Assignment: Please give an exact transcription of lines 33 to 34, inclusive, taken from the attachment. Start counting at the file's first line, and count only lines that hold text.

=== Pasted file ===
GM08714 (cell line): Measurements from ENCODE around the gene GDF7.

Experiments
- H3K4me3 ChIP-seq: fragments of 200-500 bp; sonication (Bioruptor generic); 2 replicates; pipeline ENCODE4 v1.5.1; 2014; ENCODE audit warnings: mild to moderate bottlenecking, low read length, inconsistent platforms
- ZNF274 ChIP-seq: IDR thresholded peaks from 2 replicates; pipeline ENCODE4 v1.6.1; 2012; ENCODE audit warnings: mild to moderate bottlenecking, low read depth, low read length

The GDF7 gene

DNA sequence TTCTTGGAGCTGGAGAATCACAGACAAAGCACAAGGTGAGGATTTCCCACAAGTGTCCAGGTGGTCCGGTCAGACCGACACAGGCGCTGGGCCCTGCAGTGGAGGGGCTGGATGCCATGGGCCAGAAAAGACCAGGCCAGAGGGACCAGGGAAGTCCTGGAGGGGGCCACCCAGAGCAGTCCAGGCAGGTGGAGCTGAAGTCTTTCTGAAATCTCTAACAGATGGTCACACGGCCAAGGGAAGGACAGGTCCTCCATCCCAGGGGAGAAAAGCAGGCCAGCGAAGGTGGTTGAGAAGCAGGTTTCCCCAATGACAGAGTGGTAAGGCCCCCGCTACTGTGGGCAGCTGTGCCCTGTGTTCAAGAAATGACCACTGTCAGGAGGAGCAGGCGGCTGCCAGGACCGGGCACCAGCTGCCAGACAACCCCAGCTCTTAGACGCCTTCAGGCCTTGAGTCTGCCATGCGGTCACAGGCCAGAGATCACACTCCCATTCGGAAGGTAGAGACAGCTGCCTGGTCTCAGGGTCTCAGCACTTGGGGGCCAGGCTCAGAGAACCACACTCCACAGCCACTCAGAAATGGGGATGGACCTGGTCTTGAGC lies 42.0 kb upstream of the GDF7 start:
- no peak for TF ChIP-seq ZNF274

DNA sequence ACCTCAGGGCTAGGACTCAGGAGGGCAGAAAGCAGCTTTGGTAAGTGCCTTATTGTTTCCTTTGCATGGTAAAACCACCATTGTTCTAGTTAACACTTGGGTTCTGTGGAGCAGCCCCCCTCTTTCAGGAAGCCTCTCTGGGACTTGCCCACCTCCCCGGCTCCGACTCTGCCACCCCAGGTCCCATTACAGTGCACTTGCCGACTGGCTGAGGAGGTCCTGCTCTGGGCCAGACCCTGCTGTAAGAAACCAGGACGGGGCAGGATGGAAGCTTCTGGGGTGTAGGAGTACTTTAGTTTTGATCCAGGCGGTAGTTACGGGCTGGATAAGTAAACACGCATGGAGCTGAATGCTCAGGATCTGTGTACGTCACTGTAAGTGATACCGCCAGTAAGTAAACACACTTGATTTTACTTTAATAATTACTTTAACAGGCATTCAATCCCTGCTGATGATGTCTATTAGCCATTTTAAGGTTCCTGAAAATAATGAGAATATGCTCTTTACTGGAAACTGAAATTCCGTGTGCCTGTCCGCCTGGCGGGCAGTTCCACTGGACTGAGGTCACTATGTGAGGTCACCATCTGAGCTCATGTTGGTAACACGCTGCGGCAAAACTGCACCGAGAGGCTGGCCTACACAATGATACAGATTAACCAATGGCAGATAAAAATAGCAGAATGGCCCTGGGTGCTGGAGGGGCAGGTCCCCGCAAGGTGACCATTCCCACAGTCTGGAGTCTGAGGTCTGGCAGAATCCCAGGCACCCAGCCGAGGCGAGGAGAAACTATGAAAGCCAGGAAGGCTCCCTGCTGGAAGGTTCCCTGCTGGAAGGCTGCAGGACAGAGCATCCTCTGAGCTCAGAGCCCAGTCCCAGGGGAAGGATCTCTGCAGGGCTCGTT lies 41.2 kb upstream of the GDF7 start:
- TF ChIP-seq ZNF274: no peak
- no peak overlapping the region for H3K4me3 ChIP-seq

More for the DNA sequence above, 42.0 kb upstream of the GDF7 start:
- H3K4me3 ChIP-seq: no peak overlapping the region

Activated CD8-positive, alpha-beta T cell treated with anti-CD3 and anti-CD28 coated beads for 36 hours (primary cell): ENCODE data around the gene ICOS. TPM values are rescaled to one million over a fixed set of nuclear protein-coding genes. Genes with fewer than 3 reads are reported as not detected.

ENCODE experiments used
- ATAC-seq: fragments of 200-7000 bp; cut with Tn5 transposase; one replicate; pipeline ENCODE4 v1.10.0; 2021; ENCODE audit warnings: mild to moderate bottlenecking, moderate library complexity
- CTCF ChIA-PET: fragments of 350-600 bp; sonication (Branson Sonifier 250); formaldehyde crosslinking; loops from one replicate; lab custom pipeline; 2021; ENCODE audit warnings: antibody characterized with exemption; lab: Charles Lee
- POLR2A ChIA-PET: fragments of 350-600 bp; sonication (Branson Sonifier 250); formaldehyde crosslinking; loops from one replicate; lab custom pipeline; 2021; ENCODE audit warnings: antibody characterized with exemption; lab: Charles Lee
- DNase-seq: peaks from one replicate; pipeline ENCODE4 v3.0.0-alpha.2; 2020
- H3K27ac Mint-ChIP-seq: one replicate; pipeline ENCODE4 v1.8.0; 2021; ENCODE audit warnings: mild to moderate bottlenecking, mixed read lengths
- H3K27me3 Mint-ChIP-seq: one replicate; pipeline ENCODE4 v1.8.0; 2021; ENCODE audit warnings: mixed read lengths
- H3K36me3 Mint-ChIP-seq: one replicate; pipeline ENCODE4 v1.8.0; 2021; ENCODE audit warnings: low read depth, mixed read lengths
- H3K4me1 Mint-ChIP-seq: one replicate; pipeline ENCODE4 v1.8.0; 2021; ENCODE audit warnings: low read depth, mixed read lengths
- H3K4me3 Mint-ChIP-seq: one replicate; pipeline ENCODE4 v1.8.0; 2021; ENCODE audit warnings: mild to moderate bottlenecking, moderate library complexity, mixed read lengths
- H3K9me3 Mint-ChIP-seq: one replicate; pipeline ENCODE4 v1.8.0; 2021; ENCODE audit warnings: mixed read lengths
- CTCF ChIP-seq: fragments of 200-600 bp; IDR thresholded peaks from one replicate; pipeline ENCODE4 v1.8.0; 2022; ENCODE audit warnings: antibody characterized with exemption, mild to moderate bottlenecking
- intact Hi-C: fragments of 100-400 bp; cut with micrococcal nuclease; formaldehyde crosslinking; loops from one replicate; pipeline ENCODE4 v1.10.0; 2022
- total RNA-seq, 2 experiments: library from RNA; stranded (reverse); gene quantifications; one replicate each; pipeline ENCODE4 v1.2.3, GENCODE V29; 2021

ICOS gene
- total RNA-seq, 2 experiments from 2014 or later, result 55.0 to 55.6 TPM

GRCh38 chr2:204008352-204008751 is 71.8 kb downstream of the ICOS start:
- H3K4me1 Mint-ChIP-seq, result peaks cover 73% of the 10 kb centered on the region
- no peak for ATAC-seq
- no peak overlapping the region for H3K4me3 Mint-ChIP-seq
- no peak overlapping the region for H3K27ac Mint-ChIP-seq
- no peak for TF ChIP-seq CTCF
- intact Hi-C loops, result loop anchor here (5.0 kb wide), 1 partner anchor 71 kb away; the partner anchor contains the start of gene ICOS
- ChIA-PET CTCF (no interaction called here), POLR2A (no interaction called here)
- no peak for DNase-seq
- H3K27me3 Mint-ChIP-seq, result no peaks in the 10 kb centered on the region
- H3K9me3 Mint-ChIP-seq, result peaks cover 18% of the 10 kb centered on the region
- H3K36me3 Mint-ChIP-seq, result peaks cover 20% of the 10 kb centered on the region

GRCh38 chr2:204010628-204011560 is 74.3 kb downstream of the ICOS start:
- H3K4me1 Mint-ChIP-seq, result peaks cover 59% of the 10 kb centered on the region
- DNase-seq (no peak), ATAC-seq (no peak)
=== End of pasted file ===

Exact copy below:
- no peak overlapping the region for H3K4me3 Mint-ChIP-seq
- no peak overlapping the region for H3K27ac Mint-ChIP-seq